Learn to listen to swing music

4. To listen and learn to listen.
To listen to jazz music just for me. To learn about the history of jazz so I understand the world that created this music and my dance. To read a book, watch a documentary, educate myself. To notice when there is a real band playing at a dance, not just a recording. To show my appreciation by applauding the band after each song, not just ignoring them as I hunt for the next partner. If there’s a killer solo, to notice and show my appreciation, even if I’m dancing at the time. To sometimes take a break from dancing and just enjoy the band. To vote with my feet – if I don’t like a song, DJ or band, I just won’t dance. But if I love it, I will dance non-stop until my feet bleed, then go shake the DJ’s hand or buy the band’s CD. If I love the sound of a musician in the band, I will learn their name and find out what other bands they play with. To not Shazam at dances – I will go ask the DJ instead, show my appreciation and have a real conversation. To not begrudge paying a cover charge to see a live band. They collectively represent thousands of hours of practice and training, passion and dedication, all to play for me. They are worth it, the experience of live music is worth it. I will value live music and support musicians and DJs trying to make a living playing the music I love to dance to.

Respect the artists

5. To respect the artists in our community & their intellectual property
I won’t teach other teacher’s material. I won’t copy choreography. I won’t use photographs without asking permission from both the photographer and the dancers in the image. I won’t crop out photographers’ watermarks. I will only use images or videos of dancers to promote my school or event if I have their permission. I will include a photographer’s credit next to photos I use where possible. I will list all the artists on my event’s website, not just the teachers. I will value DJs and musicians, as much as I value the teachers. If I run a workshop or event, I will pay my artists what they are worth. If I can’t afford to pay them properly, I will accept that my event plans are too big for my budget and downsize until I can afford to pay everyone properly. I won’t undervalue performers. Performances are valuable – I will pay for them! I will treat my artists professionally and with respect. As an artist, I will hold myself to high standards of professionalism. I will not undervalue myself, or Lindy Hop. As a professional Lindy Hopper, I won’t undercut my peers by discounting my rates.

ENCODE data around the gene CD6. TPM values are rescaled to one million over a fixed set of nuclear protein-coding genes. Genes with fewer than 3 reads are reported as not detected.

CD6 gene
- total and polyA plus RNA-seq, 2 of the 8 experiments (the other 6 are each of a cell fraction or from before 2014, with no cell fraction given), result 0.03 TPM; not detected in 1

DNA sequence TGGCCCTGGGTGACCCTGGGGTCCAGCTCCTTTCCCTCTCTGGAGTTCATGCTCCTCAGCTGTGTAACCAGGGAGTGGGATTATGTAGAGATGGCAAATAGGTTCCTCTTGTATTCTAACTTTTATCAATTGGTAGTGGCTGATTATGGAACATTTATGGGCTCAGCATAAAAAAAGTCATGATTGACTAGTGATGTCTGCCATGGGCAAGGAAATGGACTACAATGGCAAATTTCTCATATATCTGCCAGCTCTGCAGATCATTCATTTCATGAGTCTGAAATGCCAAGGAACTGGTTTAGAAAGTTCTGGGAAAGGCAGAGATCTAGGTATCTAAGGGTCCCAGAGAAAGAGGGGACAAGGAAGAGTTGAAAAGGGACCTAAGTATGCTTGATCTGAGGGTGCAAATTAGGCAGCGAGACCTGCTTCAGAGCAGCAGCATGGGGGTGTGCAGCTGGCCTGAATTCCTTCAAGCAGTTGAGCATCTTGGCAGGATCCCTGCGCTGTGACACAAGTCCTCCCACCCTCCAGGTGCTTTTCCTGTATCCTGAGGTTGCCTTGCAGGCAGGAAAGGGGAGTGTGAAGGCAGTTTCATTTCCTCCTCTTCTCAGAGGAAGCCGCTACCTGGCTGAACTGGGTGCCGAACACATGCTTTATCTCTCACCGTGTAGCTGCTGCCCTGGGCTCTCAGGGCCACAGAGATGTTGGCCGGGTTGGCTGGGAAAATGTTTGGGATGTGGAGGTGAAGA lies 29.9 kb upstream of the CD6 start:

Lindy Hop is a legitimate dance, with a rich history and a strong international community of devoted fans and participants. This dance is highly technical and diverse, and takes years (even decades) of training and dedication to master. Lessons in Lindy Hop should not cost less than other dance styles. Teachers of Lindy Hop should not earn less than other dance teachers. Lindy Hop is a spectacular, accessible and crowd-pleasing dance that deserves to be on stage, film and television as much as any other dance style. Swing dance shows and performances have value, and should not cost less than other dance shows. This coming year, I won’t undervalue Lindy Hop.